5 facts about letting go of the past

Last year, during my weekly session with my psychiatrist, I was assured that it is okay to let go of the past. What? Wait? Let go of the past?

But the past makes me who I am now. That might not be a great reference for my past – I’m battered and bruised emotionally and I’d wager, fairly heavily medicated. But I think the point was mostly that I need to recognize that the painful things that have happened to me, the trauma and hurt, the powerlessness that I have felt does not have to imprison and hurt me on a daily basis now.

I’ve grappled with the thought of letting go, and what that means for me. If I am being truthful with myself, I could admit that at times I am a willing captive to my past – I believe that I deserve to be treated poorly, to serve other people’s needs regardless of how that impacts me. Demanding more for myself and my future makes me feel guilty and selfish, and that is more uncomfortable than the ache in my chest from the nightmares and memories.

As I’ve spent some time bartering with myself to find a balance between self-preservation and selfishness, I have come to the following conclusions:

To let go does not mean that I stop caring, it means that I understand the difference between those who deserve my care and those who demand it.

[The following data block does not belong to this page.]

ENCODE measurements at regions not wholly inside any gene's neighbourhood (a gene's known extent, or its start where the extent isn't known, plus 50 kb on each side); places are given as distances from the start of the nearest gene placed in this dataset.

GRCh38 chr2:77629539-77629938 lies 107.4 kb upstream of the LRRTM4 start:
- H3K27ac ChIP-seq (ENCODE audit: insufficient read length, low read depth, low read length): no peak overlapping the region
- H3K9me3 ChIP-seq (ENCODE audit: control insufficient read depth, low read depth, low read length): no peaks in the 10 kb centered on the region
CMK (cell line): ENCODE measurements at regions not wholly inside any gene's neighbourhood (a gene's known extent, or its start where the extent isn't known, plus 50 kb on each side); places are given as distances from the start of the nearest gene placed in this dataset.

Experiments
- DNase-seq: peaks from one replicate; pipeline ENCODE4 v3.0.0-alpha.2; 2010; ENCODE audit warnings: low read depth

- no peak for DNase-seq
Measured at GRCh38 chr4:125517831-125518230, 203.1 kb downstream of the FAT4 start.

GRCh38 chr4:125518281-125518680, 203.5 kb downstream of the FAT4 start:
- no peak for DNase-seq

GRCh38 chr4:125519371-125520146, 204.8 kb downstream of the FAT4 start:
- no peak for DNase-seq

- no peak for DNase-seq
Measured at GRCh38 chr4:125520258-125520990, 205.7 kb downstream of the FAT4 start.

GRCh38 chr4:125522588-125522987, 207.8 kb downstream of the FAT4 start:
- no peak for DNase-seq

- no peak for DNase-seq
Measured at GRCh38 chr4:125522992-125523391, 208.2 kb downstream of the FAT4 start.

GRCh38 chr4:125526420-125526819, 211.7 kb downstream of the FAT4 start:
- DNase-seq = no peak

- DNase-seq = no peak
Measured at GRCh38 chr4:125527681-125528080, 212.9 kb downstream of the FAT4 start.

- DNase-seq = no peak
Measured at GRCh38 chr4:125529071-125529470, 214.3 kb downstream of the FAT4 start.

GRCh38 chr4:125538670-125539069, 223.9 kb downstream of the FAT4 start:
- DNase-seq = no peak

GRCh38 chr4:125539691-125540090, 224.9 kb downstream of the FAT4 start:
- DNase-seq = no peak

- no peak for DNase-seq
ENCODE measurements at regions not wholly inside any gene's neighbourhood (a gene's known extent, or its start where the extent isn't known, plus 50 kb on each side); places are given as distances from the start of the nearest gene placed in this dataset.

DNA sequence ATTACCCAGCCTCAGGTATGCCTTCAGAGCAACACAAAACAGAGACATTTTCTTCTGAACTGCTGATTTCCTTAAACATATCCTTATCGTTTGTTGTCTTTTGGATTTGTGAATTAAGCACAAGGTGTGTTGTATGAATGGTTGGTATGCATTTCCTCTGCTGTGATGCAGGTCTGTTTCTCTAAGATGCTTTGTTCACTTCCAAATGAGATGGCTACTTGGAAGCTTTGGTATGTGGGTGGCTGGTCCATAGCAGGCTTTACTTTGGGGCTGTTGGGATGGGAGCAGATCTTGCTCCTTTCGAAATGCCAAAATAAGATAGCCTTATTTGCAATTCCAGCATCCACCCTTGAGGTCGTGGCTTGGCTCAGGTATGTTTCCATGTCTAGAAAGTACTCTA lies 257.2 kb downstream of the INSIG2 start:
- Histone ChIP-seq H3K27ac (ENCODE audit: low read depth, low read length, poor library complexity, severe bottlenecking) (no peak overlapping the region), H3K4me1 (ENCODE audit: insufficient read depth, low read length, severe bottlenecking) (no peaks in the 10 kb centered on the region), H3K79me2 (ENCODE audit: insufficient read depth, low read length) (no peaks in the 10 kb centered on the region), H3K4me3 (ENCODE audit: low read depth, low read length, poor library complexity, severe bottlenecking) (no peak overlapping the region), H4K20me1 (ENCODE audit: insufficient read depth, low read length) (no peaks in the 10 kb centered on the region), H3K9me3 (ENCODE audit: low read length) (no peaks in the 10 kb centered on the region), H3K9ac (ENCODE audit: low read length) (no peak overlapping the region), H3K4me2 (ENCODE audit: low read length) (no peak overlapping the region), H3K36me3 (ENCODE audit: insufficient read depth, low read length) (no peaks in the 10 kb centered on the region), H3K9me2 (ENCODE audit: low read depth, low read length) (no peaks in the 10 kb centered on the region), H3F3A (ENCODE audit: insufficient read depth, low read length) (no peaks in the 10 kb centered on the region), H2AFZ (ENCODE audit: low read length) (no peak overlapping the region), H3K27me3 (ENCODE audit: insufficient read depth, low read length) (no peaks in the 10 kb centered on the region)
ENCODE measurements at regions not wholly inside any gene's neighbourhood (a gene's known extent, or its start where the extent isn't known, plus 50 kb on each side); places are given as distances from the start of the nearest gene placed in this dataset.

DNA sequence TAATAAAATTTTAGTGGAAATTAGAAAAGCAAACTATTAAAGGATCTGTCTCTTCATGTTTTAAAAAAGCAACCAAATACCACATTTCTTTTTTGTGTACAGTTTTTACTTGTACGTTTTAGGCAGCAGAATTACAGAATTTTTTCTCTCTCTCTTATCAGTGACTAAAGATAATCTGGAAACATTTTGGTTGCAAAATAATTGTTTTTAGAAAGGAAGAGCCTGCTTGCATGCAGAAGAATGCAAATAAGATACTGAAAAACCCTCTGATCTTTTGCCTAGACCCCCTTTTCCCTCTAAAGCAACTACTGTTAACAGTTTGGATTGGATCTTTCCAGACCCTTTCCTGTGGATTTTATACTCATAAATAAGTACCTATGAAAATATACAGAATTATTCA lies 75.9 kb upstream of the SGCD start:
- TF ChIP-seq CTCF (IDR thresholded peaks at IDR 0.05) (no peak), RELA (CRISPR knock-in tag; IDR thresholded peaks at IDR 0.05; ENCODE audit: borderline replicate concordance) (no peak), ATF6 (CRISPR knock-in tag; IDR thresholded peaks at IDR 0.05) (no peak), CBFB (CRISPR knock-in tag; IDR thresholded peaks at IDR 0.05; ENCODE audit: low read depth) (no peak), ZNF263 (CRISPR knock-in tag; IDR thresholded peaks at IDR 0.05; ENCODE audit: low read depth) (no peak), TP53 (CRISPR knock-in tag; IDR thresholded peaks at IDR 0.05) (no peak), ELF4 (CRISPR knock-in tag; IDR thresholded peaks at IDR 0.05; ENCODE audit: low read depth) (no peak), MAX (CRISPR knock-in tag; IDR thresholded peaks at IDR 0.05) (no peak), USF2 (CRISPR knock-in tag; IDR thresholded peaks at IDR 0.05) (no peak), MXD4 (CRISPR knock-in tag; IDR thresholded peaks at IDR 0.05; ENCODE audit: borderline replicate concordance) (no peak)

To let go does not mean that I need to trust everyone, it means that it is okay to let safe people in and be vulnerable with them.

To let go does not mean that I am admitting I am powerless, it means that I recognize that the situation was outside of my control.

To let go does not mean that I am to blame, it means that I accept that I am unable to control others actions or change the past.

To let go does not mean that I do not regret the past, it means that I am willing to heal and live in the present.

All of the above tells me that it is okay to let go of the pain and that to let go of the past does not mean that it no longer a part of me, but it does mean that I deserve to move on with my life – it means that I get to anticipate a happier future where I am not victimised, but instead am strong enough to advocate for my own needs to be heard and met. It means that instead of being voiceless and frozen when faced with those who are only interested in making themselves happy, I can learn that I am worthy of the same consideration they are giving to themselves.

I only wish that it was as easy to truly believe these things in my heart, but making the logical connection is a start. For all my life, I have felt inadequate and hopeless – I have lived believing that it was my destiny to appease others at my own detriment, best to do what people want voluntarily before they demand or take it from me.

Letting go does not mean that I am accepting the horrible actions of others, it only means that I am admitting I am worthy of love and acceptance.

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